Looks can be deceiving.
Cesana San Sicario seems like it could not possibly be a more laidback place. Surrounded by snowy Alpine mountains, dotted with forests and isolated country houses, it all says serenity.
It's anything but. Walking down a narrow pedestrian passage connecting the Olympic venue with the main road, you hear the sound before seeing the colorful flags marking the site. It sounds like someone built a soccer stadium in the middle of the Italian Alps and decided to have the World Cup final there, that's how loud it is.
But it's no soccer match, it's the Olympic biathlon competition. The event is the 10-km. sprint, and German and Norwegian fans are partying in full force, even though it's only 1 p.m. The Norwegians have come to watch the legendary biathlete, Ole Einar Bjoerndalen, who won four golds at Salt Lake City in 2002. The Germans are hoping someone will ruin the Norwegian celebration.
The biathlon, a combination of cross-country skiing and rifle shooting, originates in Norway, where, in order to survive, people had to hunt while making their way through snow.
At the beginning of the 19th century the first recorded competitions took places across Scandinavia, before the sport was adopted by the military, especially Germany's.
The 6,000-seat stands are covered with German and Norwegian flags. The Russian camp, third in size, tries desperately to match up, but with no success.
"During the winter time, this is the most popular sport to watch on TV in Germany," says a German journalist, "although not many people actually practice this sport."
"People usually get familiar with that sport in places that have Nordic ski," added Jay Hakinnen, 28, an American biathlete in his third Olympic performance. "They start with cross-country, and when they develop good skiing skills they get familiar with the rifle. If they like it, they switch [to this] sport."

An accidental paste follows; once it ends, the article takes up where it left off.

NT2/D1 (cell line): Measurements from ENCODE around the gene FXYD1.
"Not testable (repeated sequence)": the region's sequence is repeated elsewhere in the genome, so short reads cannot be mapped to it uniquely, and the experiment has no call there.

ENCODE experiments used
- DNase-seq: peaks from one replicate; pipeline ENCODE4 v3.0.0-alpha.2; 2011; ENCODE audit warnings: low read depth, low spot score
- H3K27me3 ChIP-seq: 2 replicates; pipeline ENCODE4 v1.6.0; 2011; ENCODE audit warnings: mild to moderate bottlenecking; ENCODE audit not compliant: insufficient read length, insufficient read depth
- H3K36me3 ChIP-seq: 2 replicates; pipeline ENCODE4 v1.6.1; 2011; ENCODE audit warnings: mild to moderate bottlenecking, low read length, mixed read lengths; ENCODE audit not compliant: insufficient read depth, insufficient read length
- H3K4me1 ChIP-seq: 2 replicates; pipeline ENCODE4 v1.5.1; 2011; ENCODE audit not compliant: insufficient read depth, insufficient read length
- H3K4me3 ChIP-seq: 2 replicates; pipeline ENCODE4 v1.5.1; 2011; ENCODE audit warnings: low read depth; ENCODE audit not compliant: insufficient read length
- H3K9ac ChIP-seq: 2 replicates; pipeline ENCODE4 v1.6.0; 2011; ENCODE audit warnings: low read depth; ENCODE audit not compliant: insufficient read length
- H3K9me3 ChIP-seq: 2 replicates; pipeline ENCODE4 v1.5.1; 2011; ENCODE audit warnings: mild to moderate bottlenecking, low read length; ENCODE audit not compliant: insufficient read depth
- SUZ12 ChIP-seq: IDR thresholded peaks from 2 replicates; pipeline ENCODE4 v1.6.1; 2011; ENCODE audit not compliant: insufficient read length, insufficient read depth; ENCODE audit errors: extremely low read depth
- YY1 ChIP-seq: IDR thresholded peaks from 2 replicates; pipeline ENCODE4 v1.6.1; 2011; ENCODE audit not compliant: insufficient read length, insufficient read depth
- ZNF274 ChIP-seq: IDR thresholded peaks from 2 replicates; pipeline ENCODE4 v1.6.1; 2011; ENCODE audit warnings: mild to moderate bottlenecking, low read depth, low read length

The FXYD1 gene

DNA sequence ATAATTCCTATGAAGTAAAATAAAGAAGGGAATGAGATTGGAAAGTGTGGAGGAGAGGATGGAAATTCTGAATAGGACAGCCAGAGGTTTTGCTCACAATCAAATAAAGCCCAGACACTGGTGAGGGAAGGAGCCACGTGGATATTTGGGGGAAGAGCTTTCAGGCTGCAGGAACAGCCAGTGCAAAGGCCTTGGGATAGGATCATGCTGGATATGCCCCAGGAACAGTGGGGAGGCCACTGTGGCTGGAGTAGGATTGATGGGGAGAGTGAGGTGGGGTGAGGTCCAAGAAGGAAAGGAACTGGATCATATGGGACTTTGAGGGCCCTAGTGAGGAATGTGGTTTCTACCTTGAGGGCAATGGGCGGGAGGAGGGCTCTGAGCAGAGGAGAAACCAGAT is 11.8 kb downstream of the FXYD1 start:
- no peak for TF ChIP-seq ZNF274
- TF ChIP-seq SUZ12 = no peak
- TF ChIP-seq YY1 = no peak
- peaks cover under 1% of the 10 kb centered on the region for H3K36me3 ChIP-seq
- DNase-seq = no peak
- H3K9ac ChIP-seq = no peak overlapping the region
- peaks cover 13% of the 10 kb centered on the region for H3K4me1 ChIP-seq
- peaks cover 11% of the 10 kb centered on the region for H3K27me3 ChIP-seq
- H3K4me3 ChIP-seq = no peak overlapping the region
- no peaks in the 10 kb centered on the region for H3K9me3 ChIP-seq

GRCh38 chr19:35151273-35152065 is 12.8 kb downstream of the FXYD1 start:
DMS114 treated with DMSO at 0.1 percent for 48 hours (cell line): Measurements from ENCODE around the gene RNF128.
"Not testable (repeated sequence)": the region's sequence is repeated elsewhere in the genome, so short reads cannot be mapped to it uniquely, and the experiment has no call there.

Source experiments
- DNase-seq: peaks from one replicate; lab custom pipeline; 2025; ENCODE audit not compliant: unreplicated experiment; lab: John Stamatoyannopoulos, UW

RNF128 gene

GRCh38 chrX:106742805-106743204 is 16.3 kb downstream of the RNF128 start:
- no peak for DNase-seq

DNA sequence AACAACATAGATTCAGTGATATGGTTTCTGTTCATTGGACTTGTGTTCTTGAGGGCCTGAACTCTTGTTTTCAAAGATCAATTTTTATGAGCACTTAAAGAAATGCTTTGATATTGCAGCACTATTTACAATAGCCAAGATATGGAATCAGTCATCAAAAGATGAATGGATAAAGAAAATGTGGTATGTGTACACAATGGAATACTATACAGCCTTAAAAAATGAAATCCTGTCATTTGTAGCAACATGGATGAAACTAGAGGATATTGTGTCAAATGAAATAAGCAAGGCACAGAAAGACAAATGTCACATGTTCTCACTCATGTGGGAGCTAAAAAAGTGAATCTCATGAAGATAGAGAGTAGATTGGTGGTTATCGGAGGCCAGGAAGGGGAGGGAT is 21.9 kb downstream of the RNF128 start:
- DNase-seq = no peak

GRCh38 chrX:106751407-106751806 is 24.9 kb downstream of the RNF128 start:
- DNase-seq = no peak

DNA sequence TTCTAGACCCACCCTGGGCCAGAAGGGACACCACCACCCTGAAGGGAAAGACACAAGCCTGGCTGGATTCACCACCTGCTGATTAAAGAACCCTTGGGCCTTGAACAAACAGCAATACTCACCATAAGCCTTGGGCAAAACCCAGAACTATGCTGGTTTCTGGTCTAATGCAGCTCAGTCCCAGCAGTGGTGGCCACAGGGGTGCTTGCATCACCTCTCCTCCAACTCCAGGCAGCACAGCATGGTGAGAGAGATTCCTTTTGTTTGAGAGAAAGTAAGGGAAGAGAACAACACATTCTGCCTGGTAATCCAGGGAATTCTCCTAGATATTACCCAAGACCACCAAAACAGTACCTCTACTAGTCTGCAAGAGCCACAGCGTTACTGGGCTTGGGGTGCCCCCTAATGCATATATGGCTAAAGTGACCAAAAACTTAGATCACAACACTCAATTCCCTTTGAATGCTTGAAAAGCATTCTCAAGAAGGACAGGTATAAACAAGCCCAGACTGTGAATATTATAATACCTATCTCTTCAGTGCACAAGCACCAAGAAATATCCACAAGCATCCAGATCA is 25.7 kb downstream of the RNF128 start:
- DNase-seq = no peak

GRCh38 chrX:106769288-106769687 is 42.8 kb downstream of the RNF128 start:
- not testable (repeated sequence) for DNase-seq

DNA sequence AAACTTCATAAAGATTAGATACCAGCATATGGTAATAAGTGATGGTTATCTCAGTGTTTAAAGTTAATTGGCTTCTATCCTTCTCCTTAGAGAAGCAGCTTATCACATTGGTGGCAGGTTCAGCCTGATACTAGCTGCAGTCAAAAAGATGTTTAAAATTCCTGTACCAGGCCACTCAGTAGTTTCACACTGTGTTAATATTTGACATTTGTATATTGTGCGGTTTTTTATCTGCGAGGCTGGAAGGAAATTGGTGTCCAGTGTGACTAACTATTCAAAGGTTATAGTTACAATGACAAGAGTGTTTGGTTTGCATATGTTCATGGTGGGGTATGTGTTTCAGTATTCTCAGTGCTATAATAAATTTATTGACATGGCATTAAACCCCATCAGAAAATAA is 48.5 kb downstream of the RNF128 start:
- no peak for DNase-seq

Which is exactly what Hakinnen himself did, with a little help from a year spent in Norway when he was 16.
The German journalists are actually slightly disappointed. In Germany, they say, even smaller competitions manage to bring over 20,000 fans out. However, for those not accustomed to watching biathlon, the turnout was almost overwhelming.
In the 10-km. sprint, competitors leave the starting line, one at a time, every 30 seconds and then ski 3 1 /3 loops of the circuit three times. There are two rounds of shooting in between the circuits, one in the prone position and one standing. They shoot five times in each position and for every target missed they ski a 150-meter penalty loop.
The shooting range is located in the center of the loop and the audience is seated along one side of the venue, facing the targets. A big screen is situated next to the shooting range, showing the fans a close-up of the shooter. When a competitor is shooting, the fans forget about nationality and shout in perfect synchronization with every target hit.
The two announcers describing the event are part of the action. They yell, they describe every move with bursts of excitement - and they do it in three languages: English, Italian and German.
And if the combination of the partying fans, high-paced competition and enthusiastic announcers isn't enough, the upbeat music from the Pirates of the Caribbean soundtrack booms across the venue, to make sure the tension never drops.
"It is an extremely exciting sport!" claims Hakinnen, his eyes shining, even minutes after completing a disappointing performance. "It is incredibly challenging, both mentally and physically, because you have to switch from sprinting to targeting and you can't miss if you want to win. It has so many variables."
This time it ended like it started: between the Germans and the Norwegians. Germany's Sven Fischer won his first Olympic gold in his fourth Olympic appearance, while Norway captured the silver and the bronze and had their hero, Bjoerndalen, finishing only 12th. With four medals in the biathlon competition so far, but no gold, the Norwegian journalists have the luxury of being dissatisfied. Their medalists, however, don't share that notion.
"Sven is fantastic. I can do nothing but take my hat off to him," was a sentiment shared by nearly all the competitors. The biathlete must possess an internal sense of calm to go with the loud atmosphere of the competition.
This, Fischer said, creates a rare balance. "It is important that your body and brain are in good harmony. When the harmony is gone, you know it's time for you to go home."
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